There’s plenty of challenge to be found, and while Kingdom doesn’t hold your hand there are waypoints, a map and objectives to help keep you on track.
Some events are scripted to happen at certain times with or without you, and missing them can often have consequences.
In another added touch of realism, you’ll have to manage Henry’s needs for sleep and food. Beware of getting too drunk and eating spoilt food!
You’ll often feel like you are walking around a living breathing, world with people going about their day, doing jobs and heading to the pub in the evening only to toddle home drunk and be pickpocketed by me before they sleep it off.
One potentially dividing aspect is the odd way Kingdom Come: Deliverance deals with saving the game.
Keeping your progress relies on drinking ‘Saviour schnapps’, a boozy tipple that’s limited in supply. I found this very reminiscent of save points and ink ribbons from the early Resident Evil games.
There are also autosaves, but without the ability to save and load on a whim you are forced to really think about the consequences of your decisions, such as whether to take on combat.
Speaking of combat, the fighting is challenging and not the typical ‘left click to murder someone’ affair. It’s far more subtitle and nuanced. The system is reminiscent of Middle Ages-style action game Chivalry, with you selecting directions to slash and stab while remembering to dodge and block. That said, melee combat is slow, requiring high precision. I normally just aim for the face.
Henry is not a one-man army and can be bested if he’s not careful. There are buffs you can apply and some weapons and armour that are better suited to certain situations. Due to the lock on system, fighting multiple enemies can lead to some frustration as there is often very little indication of where they are attacking from.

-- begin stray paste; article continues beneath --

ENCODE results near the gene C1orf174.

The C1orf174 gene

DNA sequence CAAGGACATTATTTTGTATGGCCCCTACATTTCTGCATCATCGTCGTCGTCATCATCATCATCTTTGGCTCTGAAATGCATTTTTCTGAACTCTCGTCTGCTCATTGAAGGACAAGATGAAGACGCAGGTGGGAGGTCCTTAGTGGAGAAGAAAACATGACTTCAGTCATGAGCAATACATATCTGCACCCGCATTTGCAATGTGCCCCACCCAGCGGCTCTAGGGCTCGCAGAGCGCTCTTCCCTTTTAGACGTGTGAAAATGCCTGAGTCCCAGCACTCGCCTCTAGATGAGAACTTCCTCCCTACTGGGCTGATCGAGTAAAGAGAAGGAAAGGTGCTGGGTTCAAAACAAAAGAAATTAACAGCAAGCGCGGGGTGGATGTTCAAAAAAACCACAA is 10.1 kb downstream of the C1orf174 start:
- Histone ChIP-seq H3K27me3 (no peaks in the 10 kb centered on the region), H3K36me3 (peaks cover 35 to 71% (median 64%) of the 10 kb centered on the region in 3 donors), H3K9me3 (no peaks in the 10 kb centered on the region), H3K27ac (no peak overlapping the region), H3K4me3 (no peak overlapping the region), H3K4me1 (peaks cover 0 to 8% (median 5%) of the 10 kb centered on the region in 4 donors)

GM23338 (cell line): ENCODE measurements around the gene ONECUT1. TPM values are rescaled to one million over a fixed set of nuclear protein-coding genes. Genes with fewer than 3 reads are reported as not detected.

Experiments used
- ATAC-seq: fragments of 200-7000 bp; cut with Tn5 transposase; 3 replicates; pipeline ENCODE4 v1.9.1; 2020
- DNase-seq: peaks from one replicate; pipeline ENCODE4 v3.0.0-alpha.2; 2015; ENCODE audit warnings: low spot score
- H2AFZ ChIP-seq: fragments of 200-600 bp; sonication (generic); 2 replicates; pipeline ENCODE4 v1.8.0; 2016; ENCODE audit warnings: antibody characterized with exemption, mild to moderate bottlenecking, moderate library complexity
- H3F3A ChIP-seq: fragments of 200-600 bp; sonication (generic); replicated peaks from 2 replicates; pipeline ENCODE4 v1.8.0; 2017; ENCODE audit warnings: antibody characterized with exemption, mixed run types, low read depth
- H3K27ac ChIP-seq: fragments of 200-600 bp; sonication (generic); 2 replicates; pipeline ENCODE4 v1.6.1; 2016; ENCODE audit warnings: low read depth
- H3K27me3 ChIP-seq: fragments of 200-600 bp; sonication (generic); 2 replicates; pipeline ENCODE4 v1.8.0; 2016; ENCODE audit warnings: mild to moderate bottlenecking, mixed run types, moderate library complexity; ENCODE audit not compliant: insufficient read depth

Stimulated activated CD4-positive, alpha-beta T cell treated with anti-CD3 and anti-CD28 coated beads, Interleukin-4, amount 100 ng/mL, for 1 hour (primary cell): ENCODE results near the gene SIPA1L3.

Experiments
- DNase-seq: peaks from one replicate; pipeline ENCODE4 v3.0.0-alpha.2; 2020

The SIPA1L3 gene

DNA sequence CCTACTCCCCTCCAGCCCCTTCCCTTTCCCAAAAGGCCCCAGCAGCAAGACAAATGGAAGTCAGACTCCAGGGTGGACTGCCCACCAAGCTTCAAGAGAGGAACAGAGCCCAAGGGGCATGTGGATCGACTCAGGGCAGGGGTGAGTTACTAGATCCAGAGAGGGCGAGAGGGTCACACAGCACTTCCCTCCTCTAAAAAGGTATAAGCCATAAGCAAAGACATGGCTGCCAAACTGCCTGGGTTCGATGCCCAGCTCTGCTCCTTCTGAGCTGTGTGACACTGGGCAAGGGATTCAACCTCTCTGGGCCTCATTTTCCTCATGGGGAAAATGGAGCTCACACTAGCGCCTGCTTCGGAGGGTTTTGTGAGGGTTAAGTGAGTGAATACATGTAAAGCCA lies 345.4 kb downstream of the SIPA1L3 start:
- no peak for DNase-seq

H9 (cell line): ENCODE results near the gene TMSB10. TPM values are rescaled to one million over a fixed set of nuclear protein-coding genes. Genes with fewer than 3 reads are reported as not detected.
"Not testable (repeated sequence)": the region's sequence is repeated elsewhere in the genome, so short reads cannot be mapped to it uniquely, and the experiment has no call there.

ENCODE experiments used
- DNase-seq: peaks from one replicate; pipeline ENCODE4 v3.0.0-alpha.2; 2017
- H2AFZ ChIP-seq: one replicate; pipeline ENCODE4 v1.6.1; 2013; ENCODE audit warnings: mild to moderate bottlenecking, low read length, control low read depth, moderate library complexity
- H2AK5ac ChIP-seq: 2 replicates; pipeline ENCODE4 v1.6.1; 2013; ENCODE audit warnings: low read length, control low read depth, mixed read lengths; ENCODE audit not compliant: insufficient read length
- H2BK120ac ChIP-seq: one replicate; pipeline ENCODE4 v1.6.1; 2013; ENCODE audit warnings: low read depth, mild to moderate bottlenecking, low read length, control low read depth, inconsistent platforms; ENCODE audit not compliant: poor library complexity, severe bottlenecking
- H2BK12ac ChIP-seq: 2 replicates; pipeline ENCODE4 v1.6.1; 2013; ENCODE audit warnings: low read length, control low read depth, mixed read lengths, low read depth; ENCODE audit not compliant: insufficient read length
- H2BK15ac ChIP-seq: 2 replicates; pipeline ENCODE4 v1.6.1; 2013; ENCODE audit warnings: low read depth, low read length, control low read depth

There are ways to stack the odds in your favour, like poisoning the enemy, stealing their weapons while they sleep or just stealth killing.
There is also a standard XP system, as what RPG would be complete without one? (I’m looking at you Zelda!)
Levelling up provides perks and bonuses that improve your skills or give you the ability to last longer without food.
The skills are interesting and balanced, but I haven’t found any yet that give me any huge advantages.
If all of the swordplay gets too much, you can also dabble in lock picking, pickpocketing, haggling, using a grind stone and alchemy – all of which have their own skill-based mini games. In most other titles these are so simple a drunk toddler could do them. In contrast, Kingdom’s are surprisingly tricky to master.
Overall, I found Kingdom Come: Deliverance to be an innovative, breathe of fresh air. It has a different pace to Skyrim but if you don’t mind a challenge and can master the skills, it offers a complex and well crafted world with a great story that’s not just interesting to history buffs but appeals to all RPG fans.
Platform: Xbox One , PlayStation 4 , PC ( Steam )
Price: £39.99 – £44.99
Release date: February 13